Oriental Club of Philadelphia

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The Oriental Club of Philadelphia is one of the oldest continuously-active academic clubs in the United States. It was founded on April 30th, 1888, with the aim of "bring[ing] together those interested in the several fields of Oriental study, for the interchange of ideas, and the encouragement of Oriental research."[1] The club was founded by scholars and other prominent intellectuals in the Philadelphia area interested in sharing new research and archaeological findings about the cultures of South Asia, East Asia, and the Near East. Its membership was initially limited to thirty, and meetings consisted of monthly lectures, held in the houses of members.[2]

Members in the early days of the club included some of the founding figures in American scholarship on Sanskrit, the Ancient Near East, Judaica, and the art and archaeology of Asia. Among the club's founders were Cyrus Adler, Tatsui Baba, George Dana Boardman, Stewart Culin, Morton W. Easton, Paul Haupt, Edward Washburn Hopkins, Marcus Jastrow, Morris Jastrow, Jr., Benjamin Smith Lyman, Robert W. Rogers, Mayer Sulzberger, Henry Clay Trumbull, and Talcott Williams.[3] Other early members included William F. Albright, Robert Pierpont Blake, Rhys Carpenter, Franklin Edgerton, W. Max Müller, E. A. Speiser, and Solomon Zeitlin.

The fifth anniversary of the Oriental Club of Philadelphia was marked by the publication of a volume of studies.[4] For the twenty-fifth anniversary of the club's foundation in 1913, it entertained the American Oriental Society. The thirty-fifth anniversary of the foundation was marked by a colloquium in 1923, the proceedings of which were published in 1924;[5] the volume features essays by Max L. Margolis, James A. Montgomery, Walter Woodburn Hyde, Franklin Edgerton, and Theophile J. Meek. For the fiftieth anniversary of the Oriental Club of Philadelphia in 1938, the club invited the American Oriental Society to meet in Philadelphia. In 1989, under the direction of William Hanaway, the Oriental Club of Philadelphia mounted a major conference with the participation of academic clubs from around the world. The recent history of the Oriental Club of Philadelphia was the topic for discussion at the Annual Banquet on April 25, 2001, preserved in audio on the CD “An Oral History of the Oriental Club."[6]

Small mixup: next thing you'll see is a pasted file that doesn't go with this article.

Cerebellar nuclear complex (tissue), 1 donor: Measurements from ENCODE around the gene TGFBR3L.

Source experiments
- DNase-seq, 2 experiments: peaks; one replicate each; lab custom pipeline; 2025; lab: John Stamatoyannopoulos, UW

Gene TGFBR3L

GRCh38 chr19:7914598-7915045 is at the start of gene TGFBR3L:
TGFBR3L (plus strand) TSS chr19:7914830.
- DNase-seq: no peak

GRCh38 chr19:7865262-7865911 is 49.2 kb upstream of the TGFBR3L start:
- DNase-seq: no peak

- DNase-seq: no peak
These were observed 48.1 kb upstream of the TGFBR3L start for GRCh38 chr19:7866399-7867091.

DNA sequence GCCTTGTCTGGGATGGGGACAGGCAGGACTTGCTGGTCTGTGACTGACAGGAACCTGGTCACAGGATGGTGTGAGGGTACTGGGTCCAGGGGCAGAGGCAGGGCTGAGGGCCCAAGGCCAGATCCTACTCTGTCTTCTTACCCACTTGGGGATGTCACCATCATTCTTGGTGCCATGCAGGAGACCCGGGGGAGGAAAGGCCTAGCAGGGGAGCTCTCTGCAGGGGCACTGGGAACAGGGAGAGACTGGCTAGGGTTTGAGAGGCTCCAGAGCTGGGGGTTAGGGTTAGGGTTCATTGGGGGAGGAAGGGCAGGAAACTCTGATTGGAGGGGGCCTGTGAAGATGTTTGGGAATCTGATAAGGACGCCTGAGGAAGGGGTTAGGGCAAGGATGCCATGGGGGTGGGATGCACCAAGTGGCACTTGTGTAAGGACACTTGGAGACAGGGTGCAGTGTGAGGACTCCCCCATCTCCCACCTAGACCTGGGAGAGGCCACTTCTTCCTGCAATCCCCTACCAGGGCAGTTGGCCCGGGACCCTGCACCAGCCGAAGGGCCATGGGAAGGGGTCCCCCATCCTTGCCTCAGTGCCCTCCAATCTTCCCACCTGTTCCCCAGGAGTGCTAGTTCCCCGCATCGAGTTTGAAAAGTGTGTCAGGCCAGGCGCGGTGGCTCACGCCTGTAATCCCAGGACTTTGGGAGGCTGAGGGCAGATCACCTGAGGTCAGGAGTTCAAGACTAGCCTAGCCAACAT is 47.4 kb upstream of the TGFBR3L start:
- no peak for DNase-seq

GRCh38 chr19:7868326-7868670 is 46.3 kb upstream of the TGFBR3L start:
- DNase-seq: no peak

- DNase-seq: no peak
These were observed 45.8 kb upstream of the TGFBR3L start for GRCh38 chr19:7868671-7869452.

According to the club's website, the Oriental Club of Philadelphia "continues to be a forum for the academic exchange of ideas about the literature and languages of Asia, North Africa, and the Near and Middle East. The club brings together scholars in the Philadelphia area who work on the cultures of these regions from a variety of different perspectives, including History, Art History, Anthropology, Philosophy, and Religious Studies. Members include faculty and staff of universities and museums in the Philadelphia area. Sponsored events include presentations of works-in-progress by members, an annual lecture and banquet, and public colloquia on themes of cross-cultural concern."[7]

References[edit]

  1. ^ Oriental Studies: A selection of the papers read before the Oriental Club of Philadelphia, 1888-1894 (Boston: Ginn and Co., 1894), p. 7.
  2. ^ James David Thompson, Handbook of Learned Societies and Institutions: America (Washington, D.C.: Carnegie Institution of Washington, 1908), p. 333.
  3. ^ R. G. Kent and I. G. Matthews, “The Oriental Club of Philadelphia,” Journal of the American Oriental Society 58.1 (1938), p. 2.
  4. ^ Oriental Studies: A selection of the papers read before the Oriental Club of Philadelphia, 1888-1894 (Boston: Ginn and Co., 1894)
  5. ^ W.H. Schoff, ed., The Song of Songs, a Symposium by members of the Oriental Club of Philadelphia (Philadelphia: Commercial Museum, 1924)
  6. ^ http://ccat.sas.upenn.edu/orientalclub/history.html - accessed 5/6/2008
  7. ^ http://ccat.sas.upenn.edu/orientalclub/ - accessed 5/6/2008


Sources[edit]

  • S. Culin, Chinese games with dice; read before the Oriental club of Philadelphia, March 14, 1889 (Philadelphia: Franklin, 1889)
  • D.G. Brinton and M. Jastrow, The cradle of the Semites: two papers read before the Philadelphia Oriental Club (Philadelphia, 1890).
  • Oriental Studies: A selection of the papers read before the Oriental Club of Philadelphia, 1888-1894 (Boston: Ginn and Co., 1894), pp. 3-16.
  • The Oriental Club of Philadelphia: record of 25 years (Philadelphia, 1913).
  • R.G. Kent, ed., Thirty years of Oriental Studies, issued in commemoration of thirty years of activity of the Oriental Club of Philadelphia (Philadelphia, 1918).
  • R. G. Kent and I. G. Matthews, “The Oriental Club of Philadelphia,” Journal of the American Oriental Society 58.1 (1938), pp. 2-4.
  • The Oriental Club of Philadelphia homepage